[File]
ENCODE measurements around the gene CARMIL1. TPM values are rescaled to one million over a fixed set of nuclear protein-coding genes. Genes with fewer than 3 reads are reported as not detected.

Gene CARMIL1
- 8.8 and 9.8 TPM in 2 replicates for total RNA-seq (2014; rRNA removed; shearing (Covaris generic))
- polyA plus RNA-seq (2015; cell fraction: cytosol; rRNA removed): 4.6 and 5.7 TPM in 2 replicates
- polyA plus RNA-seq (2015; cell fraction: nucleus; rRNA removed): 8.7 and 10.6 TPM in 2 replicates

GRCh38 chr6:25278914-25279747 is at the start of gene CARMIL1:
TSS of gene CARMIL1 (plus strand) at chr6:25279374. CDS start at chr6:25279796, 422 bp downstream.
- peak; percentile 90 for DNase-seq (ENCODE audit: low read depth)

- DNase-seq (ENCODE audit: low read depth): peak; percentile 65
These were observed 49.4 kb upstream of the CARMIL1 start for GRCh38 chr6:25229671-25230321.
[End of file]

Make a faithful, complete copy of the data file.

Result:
ENCODE measurements around the gene CARMIL1. TPM values are rescaled to one million over a fixed set of nuclear protein-coding genes. Genes with fewer than 3 reads are reported as not detected.

Gene CARMIL1
- 8.8 and 9.8 TPM in 2 replicates for total RNA-seq (2014; rRNA removed; shearing (Covaris generic))
- polyA plus RNA-seq (2015; cell fraction: cytosol; rRNA removed): 4.6 and 5.7 TPM in 2 replicates
- polyA plus RNA-seq (2015; cell fraction: nucleus; rRNA removed): 8.7 and 10.6 TPM in 2 replicates

GRCh38 chr6:25278914-25279747 is at the start of gene CARMIL1:
TSS of gene CARMIL1 (plus strand) at chr6:25279374. CDS start at chr6:25279796, 422 bp downstream.
- peak; percentile 90 for DNase-seq (ENCODE audit: low read depth)

- DNase-seq (ENCODE audit: low read depth): peak; percentile 65
These were observed 49.4 kb upstream of the CARMIL1 start for GRCh38 chr6:25229671-25230321.